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Thread: Plus X anomaly?

  1. #1

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    Plus X anomaly?

    I processed a single roll of 35mm Plus X in D-76 1:1, water stop, and TF-4 fix. Half the roll was exposed at 80 and the other half at 125 because of lighting conditions.

    The frames exposed at 80 have a distinct brown cast/stain while the frames exposed at 125 are the normal blue-gray appearance and what I normally expect.

    I have never noticed this before.

    Thanks!

    -F.

  2. #2

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    Are the frames grouped into to sets by exposure? (eg, first half at 80, second half at 125), or did you go back and forth between lighting situations?

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    First half at 80, second half at 125. I think I read somewhere that TF-4 fixer is prone to brownish negs, but I can't find the reference.

    -F.

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    Matthew Gorringe's Avatar
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    Very strange Fred,
    My Plus-X negs are quite brown but I had assumed it was the Pyrocat-HD that was making them so. I've only ever processed them in Pyrocat-HD and like you I use a water stop and TF-4 fix. I expose it at ISO64 and place imortant shadows on Zone 3.

    It's really interesting that the extra exposure seems to be what's making them go brown. Does the base fog look blueish or brownish?
    Matt Gorringe

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    The base fog on unexposed film is clear and slightly bluish.

    -F.

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    Matthew Gorringe's Avatar
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    In paper processing image tone is said to depend on the size of the grains in the emulsion with smaller grain being warmer and larger grain being colder.

    Could it be that Plus-X has enough of a difference in grain sizes in the one emulsion that less exposure will favour the larger, more light sensitive and bluer grains and more exposure activates the smaller, less sensitive and browner grains?
    Matt Gorringe

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    DWThomas's Avatar
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    I guess I've not done a series where I would have had the opportunity to notice that. Since the negs shot at lower EI were brown, I wonder if it's just a denser build-up of brownish silver particles overcoming the blues/grays of the base and emulsion? Are the more heavily exposed negatives visually more dense?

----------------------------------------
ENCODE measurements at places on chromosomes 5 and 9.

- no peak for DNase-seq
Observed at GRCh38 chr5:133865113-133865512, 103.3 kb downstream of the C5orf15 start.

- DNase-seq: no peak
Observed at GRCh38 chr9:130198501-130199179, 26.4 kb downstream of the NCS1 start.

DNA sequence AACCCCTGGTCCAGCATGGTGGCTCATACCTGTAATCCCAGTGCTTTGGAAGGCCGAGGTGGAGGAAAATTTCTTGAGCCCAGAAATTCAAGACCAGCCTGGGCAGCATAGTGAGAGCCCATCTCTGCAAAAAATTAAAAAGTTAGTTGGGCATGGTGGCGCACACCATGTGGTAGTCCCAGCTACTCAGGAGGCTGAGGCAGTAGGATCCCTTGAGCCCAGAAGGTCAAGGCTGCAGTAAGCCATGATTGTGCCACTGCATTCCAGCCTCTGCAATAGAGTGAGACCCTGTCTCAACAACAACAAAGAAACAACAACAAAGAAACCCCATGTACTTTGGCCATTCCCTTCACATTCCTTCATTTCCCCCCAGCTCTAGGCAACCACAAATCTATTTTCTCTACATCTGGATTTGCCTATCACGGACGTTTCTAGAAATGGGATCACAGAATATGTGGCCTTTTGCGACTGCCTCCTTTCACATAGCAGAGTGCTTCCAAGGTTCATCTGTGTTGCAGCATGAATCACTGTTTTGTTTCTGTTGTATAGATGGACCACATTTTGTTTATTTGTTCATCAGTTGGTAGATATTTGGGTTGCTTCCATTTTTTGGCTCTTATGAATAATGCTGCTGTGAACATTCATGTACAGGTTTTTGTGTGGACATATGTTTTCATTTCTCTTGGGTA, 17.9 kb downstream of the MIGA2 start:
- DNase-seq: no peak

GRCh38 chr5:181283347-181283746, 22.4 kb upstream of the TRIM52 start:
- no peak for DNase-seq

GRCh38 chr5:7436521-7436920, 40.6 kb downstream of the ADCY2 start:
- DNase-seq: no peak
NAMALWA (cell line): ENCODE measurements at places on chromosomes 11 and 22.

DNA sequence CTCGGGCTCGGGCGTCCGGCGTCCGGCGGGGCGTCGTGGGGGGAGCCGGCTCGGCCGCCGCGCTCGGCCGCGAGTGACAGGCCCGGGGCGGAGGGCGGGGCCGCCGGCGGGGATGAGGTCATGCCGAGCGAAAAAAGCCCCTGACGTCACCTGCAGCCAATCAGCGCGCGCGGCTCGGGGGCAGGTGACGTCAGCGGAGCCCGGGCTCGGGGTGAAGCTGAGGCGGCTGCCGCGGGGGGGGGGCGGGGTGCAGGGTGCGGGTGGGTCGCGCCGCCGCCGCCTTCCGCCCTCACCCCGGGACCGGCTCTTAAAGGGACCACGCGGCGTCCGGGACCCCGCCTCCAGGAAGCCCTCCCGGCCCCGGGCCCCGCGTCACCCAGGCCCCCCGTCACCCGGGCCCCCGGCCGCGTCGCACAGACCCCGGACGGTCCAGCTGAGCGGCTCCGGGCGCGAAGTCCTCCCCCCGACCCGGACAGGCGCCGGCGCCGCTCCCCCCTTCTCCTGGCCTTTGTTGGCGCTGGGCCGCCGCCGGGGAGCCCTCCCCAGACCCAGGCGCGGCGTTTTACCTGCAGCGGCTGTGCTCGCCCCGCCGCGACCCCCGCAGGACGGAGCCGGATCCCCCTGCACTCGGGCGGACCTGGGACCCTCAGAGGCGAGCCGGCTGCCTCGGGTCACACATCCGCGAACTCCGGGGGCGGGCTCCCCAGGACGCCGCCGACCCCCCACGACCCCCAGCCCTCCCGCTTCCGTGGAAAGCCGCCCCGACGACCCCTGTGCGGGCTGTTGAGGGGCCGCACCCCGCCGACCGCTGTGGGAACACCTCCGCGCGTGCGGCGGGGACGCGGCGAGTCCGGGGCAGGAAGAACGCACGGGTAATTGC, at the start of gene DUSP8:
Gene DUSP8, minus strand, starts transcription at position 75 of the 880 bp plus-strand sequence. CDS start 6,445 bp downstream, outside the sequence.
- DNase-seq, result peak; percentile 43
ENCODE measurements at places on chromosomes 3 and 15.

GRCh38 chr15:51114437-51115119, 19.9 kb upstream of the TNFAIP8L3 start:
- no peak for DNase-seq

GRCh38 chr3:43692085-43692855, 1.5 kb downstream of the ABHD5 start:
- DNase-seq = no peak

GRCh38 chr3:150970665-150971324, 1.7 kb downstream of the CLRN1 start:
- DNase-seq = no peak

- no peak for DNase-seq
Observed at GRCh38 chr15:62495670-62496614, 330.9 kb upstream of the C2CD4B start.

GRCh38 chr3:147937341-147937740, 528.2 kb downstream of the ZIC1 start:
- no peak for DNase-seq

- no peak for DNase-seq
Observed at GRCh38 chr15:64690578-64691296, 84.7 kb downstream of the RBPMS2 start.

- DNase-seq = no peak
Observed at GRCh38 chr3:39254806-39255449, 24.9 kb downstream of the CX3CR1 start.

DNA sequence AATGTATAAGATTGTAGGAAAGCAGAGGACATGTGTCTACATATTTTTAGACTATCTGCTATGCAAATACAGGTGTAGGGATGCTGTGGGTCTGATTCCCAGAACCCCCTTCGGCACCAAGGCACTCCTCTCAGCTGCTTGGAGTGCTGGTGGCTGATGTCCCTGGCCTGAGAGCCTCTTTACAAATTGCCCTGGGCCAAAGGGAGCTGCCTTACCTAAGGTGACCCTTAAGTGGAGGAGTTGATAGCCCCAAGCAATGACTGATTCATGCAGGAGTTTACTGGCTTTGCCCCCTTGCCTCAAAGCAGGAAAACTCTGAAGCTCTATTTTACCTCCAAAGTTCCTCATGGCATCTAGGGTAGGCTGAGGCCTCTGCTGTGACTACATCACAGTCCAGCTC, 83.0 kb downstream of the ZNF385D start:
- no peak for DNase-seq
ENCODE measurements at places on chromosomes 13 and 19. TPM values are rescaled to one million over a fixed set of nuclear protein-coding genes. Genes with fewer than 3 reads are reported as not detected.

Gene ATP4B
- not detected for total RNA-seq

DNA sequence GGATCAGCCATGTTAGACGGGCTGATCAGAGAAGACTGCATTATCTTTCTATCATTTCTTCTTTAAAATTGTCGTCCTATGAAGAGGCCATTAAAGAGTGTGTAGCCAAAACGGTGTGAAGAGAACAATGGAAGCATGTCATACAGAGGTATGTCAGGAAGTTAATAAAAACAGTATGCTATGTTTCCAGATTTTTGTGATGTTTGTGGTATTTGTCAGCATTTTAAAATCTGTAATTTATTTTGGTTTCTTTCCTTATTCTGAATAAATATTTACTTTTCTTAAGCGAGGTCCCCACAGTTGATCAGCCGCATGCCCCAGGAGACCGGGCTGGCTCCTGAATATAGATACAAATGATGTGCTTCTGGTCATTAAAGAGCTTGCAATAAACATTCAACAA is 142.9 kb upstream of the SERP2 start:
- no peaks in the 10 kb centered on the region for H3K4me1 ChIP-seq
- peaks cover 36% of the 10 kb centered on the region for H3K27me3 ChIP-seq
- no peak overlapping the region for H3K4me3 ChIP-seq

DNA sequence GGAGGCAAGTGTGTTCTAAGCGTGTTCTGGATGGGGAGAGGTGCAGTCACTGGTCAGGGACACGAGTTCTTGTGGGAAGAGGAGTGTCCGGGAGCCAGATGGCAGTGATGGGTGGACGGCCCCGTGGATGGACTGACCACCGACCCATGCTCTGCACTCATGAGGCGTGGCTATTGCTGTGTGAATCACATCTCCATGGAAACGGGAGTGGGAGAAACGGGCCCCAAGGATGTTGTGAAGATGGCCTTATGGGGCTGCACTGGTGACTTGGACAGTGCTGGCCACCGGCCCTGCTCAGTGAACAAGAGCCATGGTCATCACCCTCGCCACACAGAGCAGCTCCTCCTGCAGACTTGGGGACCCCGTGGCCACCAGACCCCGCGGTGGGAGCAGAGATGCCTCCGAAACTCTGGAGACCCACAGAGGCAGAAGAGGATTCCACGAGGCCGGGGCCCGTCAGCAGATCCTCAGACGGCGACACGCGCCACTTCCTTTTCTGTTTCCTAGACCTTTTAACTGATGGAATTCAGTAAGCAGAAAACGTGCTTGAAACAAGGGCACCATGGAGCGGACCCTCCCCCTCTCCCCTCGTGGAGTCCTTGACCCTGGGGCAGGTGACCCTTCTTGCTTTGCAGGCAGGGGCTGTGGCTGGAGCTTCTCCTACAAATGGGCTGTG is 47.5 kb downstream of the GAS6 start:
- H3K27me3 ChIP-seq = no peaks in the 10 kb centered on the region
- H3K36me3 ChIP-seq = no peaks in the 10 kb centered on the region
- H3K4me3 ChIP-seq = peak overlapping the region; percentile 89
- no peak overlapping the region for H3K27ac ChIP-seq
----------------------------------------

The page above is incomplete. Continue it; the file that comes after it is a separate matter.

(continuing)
DaveT

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    DaveT, yes, the negs exposed at 80 are visually denser than the negs at 125, about 2/3 stop, as would be expected. I think you are on to something as I checked a couple of other rolls shot at 80 and they have the brownish cast. It is not too noticeable unless you have a mixed roll, then they are very noticeable. BTW, I use d76 original formula, hand mixed. Perhaps the brownish cast is an indicator that the film is being overexposed by some amount.

    -F.
    Last edited by Fred Aspen; 03-28-2009 at 08:43 AM. Click to view previous post history.

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    Jim Noel's Avatar
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    Pyrocat stains proportionally to the amount of reduced silver. I am wondering if the extra exposure is putting enough extra light on the film to cause the staining effect of the developer to be more apparent. If so wouldn't this indicate overexposure?
    [FONT=Comic Sans MS]Films NOT Dead - Just getting fixed![/FONT]

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    Quote Originally Posted by Jim Noel View Post
    Pyrocat stains proportionally to the amount of reduced silver. I am wondering if the extra exposure is putting enough extra light on the film to cause the staining effect of the developer to be more apparent. If so wouldn't this indicate overexposure?
    That is exactly what I was thinking as well. But 2/3 of a stop doesn't seem like much overexposure unless PX is that sensitive. I have never noticed that before.

    BTW, the camera is a recently CLA Leica R4S in manual mode.

    -F.

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